Kanye West prepares the release of 2 February 22 with a celebration of black culture and the transformation of Black History Month into “Black Future Month”.
The six-minute speech, filmed and uploaded to Instagram on Tuesday (February 8), finds Ye at the center of a group of people wearing hoodies, describing the disparities he feels as a black man in America and, specifically , as a Black. man with a family.
“America is made to enslave us, what did they give us?” he proclaims the rap style in the clip. “We would improve. We haven’t shown it, it’s documented, now it’s cemented, lack of future it’s time to invent it. If Ye said it, you know he meant it. There is no more Black History Month, with each February reminding us that we can barely vote.
“We shouldn’t have to be a tech genius, a basketball god, a music wizard to be able to hold your family back,” he continued, before noting that it’s been “four or five days.” since he has not seen his children. “But us in America, right? It’s like that. When they write the story, when they write the narrative, when they take something strong and make it look embarrassing, when they take something weak and even try to draw a comparison, when you say something strong thing and they say you’re arrogant.
To change the narrative, Ye declares February Black Future Month. “If we want to talk about black history? Who wrote this story for us? They shoot down ideas that will keep you mentally enslaved, they target you, they put you in this box to control your mind and scare you,” he said. “I have no fear left in me, so all I have is love. I’ve been waiting for us to take the power into our own hands. I’ve been waiting for us to control our narrative.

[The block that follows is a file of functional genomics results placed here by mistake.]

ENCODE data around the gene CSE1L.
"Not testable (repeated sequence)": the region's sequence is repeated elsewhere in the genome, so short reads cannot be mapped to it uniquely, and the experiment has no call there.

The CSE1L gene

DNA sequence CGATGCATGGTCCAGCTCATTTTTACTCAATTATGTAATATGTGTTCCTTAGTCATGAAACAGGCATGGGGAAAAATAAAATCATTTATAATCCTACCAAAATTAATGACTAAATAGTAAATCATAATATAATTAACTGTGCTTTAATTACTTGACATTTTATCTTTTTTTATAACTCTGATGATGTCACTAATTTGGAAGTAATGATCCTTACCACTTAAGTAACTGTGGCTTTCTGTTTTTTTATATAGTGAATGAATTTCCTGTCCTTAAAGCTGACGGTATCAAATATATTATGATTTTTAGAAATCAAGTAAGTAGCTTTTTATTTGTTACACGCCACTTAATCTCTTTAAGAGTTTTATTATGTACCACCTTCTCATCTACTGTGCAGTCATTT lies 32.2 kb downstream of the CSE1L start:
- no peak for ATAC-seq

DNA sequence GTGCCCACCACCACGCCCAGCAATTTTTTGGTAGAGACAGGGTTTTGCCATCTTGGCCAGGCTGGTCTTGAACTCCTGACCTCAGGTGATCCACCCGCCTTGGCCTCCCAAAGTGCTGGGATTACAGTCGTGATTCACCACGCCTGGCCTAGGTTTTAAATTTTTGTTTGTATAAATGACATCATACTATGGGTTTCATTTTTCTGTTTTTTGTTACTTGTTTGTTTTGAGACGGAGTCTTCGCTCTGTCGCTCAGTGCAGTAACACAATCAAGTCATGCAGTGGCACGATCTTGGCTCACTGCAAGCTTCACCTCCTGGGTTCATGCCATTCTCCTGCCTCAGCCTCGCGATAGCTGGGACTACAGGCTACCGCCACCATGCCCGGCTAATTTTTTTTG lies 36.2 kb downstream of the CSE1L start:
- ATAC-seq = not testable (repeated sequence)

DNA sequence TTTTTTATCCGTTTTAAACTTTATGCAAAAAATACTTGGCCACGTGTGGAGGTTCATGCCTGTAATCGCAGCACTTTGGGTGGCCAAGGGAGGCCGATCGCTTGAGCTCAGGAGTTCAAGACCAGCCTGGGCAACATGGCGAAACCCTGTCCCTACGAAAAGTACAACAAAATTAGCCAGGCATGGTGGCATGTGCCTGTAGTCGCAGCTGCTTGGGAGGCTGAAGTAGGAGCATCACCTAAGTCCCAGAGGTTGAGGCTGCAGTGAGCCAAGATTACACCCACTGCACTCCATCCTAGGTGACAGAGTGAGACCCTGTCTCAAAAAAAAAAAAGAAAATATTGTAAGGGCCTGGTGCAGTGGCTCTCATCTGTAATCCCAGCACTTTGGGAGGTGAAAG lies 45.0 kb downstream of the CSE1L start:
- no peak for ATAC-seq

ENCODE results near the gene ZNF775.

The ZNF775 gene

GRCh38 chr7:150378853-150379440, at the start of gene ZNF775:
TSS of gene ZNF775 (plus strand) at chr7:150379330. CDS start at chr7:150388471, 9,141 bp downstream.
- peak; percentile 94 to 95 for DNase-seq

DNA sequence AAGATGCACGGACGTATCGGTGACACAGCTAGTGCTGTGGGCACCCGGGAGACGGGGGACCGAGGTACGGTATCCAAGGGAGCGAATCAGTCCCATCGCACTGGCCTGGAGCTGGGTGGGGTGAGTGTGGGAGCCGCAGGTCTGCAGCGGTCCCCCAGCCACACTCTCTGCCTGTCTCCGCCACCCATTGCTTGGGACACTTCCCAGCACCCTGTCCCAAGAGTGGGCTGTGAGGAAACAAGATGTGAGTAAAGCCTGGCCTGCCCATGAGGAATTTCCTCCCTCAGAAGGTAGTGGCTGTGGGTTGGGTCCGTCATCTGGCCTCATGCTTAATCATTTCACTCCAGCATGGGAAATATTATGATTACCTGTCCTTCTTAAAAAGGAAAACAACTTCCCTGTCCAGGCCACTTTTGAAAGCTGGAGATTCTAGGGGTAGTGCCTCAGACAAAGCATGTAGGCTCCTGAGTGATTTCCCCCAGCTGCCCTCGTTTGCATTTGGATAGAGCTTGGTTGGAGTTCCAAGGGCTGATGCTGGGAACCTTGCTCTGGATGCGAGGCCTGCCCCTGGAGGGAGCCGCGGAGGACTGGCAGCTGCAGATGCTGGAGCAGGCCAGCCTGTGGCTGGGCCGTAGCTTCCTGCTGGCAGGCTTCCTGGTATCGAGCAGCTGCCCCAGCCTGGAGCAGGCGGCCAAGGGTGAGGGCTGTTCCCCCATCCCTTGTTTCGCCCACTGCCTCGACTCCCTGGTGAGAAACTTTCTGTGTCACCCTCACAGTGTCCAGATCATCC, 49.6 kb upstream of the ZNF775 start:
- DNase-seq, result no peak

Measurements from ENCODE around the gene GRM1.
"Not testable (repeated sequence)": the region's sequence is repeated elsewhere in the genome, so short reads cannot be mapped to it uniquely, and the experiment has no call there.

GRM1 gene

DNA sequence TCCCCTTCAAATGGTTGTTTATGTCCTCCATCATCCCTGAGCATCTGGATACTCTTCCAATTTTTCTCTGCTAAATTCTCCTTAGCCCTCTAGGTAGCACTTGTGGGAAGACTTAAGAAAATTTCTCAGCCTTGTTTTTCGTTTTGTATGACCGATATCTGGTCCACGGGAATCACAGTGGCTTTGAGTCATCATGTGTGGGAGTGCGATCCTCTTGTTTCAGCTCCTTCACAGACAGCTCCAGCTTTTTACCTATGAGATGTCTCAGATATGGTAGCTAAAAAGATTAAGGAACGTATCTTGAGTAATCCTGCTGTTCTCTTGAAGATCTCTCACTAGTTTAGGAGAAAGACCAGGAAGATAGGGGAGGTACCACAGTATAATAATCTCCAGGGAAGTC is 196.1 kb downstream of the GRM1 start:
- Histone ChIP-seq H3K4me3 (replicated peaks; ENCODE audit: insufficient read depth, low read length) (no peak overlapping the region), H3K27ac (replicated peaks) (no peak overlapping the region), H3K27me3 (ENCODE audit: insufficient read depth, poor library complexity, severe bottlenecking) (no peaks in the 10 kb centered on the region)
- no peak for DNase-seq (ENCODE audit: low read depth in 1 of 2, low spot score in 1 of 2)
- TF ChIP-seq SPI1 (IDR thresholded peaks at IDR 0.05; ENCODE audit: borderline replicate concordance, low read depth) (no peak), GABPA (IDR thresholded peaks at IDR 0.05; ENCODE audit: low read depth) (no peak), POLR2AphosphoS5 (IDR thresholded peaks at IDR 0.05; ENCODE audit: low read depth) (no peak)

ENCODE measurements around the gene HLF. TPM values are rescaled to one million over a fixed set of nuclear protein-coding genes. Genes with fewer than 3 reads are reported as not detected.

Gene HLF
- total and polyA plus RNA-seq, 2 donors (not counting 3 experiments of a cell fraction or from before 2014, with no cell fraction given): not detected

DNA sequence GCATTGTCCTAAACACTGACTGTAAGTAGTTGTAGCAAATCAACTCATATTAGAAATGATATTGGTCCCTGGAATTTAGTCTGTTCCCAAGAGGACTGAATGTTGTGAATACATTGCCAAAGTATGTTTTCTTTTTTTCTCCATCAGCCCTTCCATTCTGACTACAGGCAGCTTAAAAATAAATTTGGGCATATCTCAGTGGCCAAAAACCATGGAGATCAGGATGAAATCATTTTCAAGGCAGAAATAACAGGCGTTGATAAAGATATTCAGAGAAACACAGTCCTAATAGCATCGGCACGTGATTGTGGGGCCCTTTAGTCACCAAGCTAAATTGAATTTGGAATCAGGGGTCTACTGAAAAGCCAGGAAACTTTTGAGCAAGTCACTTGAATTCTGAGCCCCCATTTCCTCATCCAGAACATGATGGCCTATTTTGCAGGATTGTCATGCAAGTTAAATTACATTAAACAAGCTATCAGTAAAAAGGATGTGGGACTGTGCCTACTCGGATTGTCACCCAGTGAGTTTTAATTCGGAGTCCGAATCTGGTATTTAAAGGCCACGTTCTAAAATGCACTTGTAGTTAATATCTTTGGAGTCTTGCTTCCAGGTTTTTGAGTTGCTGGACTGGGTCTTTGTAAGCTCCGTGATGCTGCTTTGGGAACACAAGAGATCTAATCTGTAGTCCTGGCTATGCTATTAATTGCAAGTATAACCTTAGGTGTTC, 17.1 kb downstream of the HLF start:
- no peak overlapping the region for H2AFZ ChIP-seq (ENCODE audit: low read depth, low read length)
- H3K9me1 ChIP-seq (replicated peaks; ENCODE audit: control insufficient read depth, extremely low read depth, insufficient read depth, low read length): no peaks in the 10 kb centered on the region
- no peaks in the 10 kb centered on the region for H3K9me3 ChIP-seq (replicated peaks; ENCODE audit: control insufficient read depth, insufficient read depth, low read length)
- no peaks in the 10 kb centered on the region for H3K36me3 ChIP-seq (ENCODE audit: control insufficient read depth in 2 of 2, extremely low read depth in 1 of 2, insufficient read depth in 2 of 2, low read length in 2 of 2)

Watch Ye’s full video here.
The rapper previously dropped “The Future Brunch” on Sunday, Feb. 6, which was the first step in his mission to make his statement more than just a social media moment. Co-hosted by hollywood unblocked owner Jason Lee, the brunch brought together a think tank of 50 black journalists and media executives to discuss a number of ways to amplify black voices.
Guests included BET exec. Vice President, Specials, Music Programming and Music Strategy Connie Orlando; Fox Soul head of programming James DuBose; Amber Rasberry, Senior Director of Creative Cinema at Amazon Studios; Spotify Creative Director, Urban Music Manager Carl Chery; and Atmosphere writer DeMicia Inman, as well as journalists from Billboard, Gasoline, Ebony, The New York Times, Forbes and In the style. Halfway through the conversation, surprise guest, NFL wide receiver Antonio Brown joined.
After the brunch, the first Sunday service in the presence of the media was carried out.